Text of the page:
Amidst the ongoing recovery of air transport services from the severe impact of the COVID-19 pandemic, significant progress has been made to foster the rejuvenation of the aviation industry.
One such positive development is the bilateral meeting between experts from the Governments of the United Republic of Tanzania and the Russian Federation.
This crucial meeting was held Recently in Moscow,l.The meeting aimed to negotiate a new Bilateral Air Services Agreement (BASA) between Tanzania and Russia, acknowledging that previous agreements had been affected by unforeseen events such as the COVID-19 outbreak.
The negotiations produced noteworthy improvements to the current BASA, included the expanded points of entry The designated airlines of Tanzania will now have three entry points in Russia: Moscow, St. Petersburg, and Yekaterinburg. This is a significant enhancement from the previous BASA, which only allowed access to Moscow. Likewise, for the designated airlines of Russia, the entry points in Tanzania have been expanded to include Zanzibar and Kilimanjaro, in addition to Dar es Salaam, as agreed upon in the current BASA.
Likewise negotiations Included Code Sharing Provisions which now includes provisions on code sharing, recognizing the importance of cooperation among airlines in today's aviation industry. Code sharing is vital for maximizing airline yields, and its absence in the current BASA has been addressed to facilitate better business strategies for the airlines.
Also it facilitates Freedom Traffic Rights as the negotiations also encompassed discussions on the exercise of fifth freedom traffic rights by airlines. Both parties acknowledged that modern airlines need to extend freedoms beyond the traditional third and fourth to optimize yields. Under the new agreement, designated airlines from both countries may fly to a third country with this traffic right, subject to mutual agreement by the aeronautical authorities.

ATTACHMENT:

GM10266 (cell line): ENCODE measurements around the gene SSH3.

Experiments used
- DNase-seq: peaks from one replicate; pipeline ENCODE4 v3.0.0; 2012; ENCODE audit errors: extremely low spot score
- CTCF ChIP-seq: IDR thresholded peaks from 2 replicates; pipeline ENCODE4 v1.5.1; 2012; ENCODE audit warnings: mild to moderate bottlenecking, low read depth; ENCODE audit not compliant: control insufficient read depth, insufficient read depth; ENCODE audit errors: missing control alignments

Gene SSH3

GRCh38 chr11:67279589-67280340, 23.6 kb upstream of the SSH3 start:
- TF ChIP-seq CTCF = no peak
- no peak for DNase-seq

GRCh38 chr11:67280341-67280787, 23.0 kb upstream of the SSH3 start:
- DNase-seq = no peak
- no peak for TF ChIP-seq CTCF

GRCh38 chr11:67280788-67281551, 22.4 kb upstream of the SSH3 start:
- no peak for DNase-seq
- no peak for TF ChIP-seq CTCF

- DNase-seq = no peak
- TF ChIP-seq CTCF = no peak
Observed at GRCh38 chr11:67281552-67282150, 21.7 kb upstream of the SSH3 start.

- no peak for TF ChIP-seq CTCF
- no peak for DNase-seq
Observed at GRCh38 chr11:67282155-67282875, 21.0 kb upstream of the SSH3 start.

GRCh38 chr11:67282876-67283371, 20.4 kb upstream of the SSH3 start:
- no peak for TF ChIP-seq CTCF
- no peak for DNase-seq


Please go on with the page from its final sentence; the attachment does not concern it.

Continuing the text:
The discussions between the two expert teams were held in a cordial environment, despite occasional misunderstandings that were resolved through seeking consensus. It is natural for each party to advocate for the interests of its respective Government. One area that triggered intense debate was the requirement for filing fares by designated airlines for approval before commencing operations. While Russia submitted this proposal, Tanzania expressed that setting fares for airlines in today's liberalized business world is impracticable. Eventually, a middle ground was reached on this matter.
As a result of the successful negotiations, a Memorandum of Understanding (MoU) was signed by the Heads of Delegation from both parties. The final signing of the BASA will occur once the necessary institutional procedures of both Governments have been completed.
The Tanzanian delegation was led by Mr. Biseko Chiganga from the Ministry of Works and Transport, comprised experts from various government bodies and aviation authorities, including the Ministry of Foreign Affairs and East African Cooperation, Tanzania Civil Aviation Authority, the Office of the Attorney General, as well as representatives from ATCL, Precision Air, KADCO, and Zanzibar Airports Authority.
Overall, the collaborative efforts of the expert teams from Tanzania and Russia have paved the way for an enhanced and mutually beneficial air services agreement between the two nations, fostering increased connectivity and opportunities for the aviation industry's growth in the post-pandemic world.